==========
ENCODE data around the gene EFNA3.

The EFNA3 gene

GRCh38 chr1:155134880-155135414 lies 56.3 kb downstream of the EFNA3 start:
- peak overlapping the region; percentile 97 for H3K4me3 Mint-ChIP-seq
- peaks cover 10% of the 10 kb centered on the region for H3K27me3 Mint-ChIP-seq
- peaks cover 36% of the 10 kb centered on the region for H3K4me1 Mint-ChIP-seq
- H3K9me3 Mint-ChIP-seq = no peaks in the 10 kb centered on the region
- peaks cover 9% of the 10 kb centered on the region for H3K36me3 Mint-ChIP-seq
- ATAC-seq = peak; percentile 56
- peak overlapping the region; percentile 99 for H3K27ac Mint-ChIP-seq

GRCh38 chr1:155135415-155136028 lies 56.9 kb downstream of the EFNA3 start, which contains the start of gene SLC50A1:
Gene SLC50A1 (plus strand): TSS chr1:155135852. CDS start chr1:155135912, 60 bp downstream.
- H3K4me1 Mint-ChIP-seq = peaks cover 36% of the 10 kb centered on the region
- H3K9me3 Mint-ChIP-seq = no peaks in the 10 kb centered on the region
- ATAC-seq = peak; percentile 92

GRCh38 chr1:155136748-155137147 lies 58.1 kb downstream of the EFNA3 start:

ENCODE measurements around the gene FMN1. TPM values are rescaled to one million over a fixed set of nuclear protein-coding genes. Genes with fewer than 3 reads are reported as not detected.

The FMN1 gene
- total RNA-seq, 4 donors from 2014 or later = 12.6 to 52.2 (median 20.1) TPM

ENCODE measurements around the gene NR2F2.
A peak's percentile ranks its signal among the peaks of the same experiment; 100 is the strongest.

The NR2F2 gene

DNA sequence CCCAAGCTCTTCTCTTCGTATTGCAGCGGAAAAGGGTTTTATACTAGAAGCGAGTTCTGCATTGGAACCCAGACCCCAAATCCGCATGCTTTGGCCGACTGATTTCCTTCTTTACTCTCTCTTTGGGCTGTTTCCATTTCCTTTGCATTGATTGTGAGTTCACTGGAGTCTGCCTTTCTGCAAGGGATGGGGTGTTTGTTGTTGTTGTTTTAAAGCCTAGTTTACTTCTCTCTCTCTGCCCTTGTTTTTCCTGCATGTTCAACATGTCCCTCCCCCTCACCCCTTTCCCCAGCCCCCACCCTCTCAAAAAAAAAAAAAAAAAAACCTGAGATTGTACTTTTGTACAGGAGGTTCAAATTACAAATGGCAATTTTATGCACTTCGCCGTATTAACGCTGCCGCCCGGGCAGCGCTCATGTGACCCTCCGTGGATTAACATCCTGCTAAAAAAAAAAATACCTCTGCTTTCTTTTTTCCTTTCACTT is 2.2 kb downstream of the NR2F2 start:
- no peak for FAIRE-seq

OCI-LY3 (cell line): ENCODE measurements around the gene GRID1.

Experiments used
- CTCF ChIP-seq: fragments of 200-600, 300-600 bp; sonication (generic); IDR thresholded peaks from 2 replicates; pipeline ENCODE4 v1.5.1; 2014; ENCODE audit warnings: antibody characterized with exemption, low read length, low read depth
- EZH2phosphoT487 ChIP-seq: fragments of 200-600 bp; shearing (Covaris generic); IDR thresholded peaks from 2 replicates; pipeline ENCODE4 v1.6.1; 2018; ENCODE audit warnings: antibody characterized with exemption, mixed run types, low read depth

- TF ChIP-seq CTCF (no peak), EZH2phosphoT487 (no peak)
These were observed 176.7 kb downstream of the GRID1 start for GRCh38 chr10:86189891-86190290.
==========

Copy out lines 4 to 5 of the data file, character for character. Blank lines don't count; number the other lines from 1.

- peak overlapping the region; percentile 97 for H3K4me3 Mint-ChIP-seq
- peaks cover 10% of the 10 kb centered on the region for H3K27me3 Mint-ChIP-seq